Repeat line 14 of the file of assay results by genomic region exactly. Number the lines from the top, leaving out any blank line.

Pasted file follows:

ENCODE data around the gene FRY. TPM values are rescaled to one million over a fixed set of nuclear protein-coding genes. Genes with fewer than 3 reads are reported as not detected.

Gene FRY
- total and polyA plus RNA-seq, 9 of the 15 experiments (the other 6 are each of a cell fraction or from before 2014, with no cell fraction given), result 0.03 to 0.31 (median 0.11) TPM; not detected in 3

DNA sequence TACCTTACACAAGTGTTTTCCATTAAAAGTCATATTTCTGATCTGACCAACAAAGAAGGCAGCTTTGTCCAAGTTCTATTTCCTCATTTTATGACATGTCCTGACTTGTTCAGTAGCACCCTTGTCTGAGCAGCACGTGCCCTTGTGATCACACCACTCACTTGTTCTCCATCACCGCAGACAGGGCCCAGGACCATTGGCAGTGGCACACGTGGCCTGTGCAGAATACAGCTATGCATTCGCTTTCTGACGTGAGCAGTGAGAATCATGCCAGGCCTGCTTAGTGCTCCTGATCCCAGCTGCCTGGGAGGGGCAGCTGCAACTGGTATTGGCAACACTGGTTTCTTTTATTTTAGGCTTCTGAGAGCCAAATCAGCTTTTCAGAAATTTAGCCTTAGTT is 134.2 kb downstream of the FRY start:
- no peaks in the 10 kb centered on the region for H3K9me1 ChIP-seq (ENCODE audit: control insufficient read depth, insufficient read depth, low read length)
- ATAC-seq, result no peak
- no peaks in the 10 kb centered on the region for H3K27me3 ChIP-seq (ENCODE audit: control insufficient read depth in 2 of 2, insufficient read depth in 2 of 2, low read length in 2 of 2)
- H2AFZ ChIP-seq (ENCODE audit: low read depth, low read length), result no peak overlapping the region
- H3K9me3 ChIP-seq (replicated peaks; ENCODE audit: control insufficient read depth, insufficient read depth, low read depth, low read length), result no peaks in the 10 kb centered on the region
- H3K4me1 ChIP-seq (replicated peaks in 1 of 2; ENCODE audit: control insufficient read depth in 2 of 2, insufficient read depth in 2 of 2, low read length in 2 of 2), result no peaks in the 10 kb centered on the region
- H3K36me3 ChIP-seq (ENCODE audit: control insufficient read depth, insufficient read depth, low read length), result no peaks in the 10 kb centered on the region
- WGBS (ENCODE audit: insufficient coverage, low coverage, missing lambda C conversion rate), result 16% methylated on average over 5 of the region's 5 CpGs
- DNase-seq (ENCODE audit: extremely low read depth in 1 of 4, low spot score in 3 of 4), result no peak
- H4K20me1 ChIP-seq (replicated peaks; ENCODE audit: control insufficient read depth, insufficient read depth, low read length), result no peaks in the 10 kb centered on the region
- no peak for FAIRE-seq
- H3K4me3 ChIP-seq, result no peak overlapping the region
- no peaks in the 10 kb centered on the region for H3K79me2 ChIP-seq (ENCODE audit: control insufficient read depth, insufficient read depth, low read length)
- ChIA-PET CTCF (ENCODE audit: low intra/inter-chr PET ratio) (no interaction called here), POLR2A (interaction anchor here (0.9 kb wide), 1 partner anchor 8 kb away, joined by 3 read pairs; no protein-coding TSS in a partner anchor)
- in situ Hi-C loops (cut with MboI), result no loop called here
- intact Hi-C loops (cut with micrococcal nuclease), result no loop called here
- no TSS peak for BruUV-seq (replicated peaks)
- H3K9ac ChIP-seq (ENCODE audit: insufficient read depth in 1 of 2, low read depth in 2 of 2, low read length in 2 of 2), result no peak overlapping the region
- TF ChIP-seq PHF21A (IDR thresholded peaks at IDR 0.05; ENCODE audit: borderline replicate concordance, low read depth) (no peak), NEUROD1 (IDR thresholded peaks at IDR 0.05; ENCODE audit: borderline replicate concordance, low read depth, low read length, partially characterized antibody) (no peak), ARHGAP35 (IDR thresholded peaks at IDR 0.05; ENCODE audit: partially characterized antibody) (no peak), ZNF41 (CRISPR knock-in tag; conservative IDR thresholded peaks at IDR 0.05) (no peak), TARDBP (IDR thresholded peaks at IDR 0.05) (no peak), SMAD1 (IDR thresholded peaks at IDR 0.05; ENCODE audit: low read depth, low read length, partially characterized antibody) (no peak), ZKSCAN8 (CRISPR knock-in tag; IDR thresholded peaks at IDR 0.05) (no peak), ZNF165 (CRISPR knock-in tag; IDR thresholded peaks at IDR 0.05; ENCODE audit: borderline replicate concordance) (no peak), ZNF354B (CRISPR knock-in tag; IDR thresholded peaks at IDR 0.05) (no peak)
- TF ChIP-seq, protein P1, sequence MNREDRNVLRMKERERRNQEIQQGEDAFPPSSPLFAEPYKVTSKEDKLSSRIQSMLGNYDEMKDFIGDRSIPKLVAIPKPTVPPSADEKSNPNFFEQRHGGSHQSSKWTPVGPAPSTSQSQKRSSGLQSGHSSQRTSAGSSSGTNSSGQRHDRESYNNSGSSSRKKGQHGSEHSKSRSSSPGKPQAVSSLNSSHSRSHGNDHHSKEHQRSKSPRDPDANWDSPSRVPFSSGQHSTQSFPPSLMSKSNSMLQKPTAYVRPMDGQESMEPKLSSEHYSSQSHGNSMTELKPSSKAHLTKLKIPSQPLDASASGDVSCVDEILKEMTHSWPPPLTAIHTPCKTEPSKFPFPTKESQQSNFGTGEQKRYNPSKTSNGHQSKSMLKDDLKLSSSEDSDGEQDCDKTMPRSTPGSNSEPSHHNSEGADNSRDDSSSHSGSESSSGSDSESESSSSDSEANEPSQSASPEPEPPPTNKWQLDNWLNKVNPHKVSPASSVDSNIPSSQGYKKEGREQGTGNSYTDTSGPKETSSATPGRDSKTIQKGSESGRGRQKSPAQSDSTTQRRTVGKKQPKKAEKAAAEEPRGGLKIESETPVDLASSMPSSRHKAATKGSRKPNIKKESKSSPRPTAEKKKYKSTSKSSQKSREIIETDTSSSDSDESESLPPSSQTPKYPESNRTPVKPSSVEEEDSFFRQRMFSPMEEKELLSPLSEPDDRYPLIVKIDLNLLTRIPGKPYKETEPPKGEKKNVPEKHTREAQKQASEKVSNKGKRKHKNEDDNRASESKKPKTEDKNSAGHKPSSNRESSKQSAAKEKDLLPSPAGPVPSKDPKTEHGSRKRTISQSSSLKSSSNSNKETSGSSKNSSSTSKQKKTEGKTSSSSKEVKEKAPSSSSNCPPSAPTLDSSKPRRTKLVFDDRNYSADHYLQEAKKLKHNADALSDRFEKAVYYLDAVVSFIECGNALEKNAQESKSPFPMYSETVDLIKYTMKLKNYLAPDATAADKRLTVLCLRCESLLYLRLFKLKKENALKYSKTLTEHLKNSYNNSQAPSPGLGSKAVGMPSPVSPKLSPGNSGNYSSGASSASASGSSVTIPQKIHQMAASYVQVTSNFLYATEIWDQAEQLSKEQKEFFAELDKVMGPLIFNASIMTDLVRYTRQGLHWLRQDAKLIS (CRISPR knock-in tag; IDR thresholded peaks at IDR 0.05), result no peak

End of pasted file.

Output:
- H4K20me1 ChIP-seq (replicated peaks; ENCODE audit: control insufficient read depth, insufficient read depth, low read length), result no peaks in the 10 kb centered on the region